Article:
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All entries for Monday 30 January 2006

## January 30, 2006

### Sexpot

Follow-up to Fruit Flies Like An Apple … from Computer-aided assessment for sciences

Michael McCabe at the University of Portsmouth is giving some rigorous objective thought to marking schemes for objective tests in his SEXPOT Project (__S__coring

__EX__emplars and

__P__rinciples of

__O__bjective

__T__esting). Have a look at his very preliminary findings.

### Fruit Flies Like An Apple …

… time flies like an arrow, which brings me neatly on to the theory of social choice functions (better known to most of us as 'voting systems'). Arrow's Theorem states, in a nutshell, that the only voting system that satisfies three very plausible 'fairness criteria' (for example, if more voters prefer X to Y, then X should appear above Y in the final list) is a dictatorship, where one person gets to decide for everyone else.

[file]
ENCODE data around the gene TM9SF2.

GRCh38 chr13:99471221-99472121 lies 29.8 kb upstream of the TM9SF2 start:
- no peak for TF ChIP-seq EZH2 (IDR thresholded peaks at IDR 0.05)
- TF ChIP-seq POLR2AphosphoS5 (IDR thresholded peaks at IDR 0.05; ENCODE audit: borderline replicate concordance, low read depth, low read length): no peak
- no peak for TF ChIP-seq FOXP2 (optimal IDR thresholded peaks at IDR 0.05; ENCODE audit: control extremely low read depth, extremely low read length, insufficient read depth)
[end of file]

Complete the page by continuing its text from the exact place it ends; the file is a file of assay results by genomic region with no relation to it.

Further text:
Could there be an analogue of Arrow's Theorem for marking objective tests? Is there a marking system that is fair to all? To answer this, one first needs a list of fairness criteria. Any suggestions for these? I'll start the ball rolling with

**Criterion 1**: If student X 'knows more' than student Y, then X should score more than Y. Of course, the examiner has to specify what is meant by 'knows more'.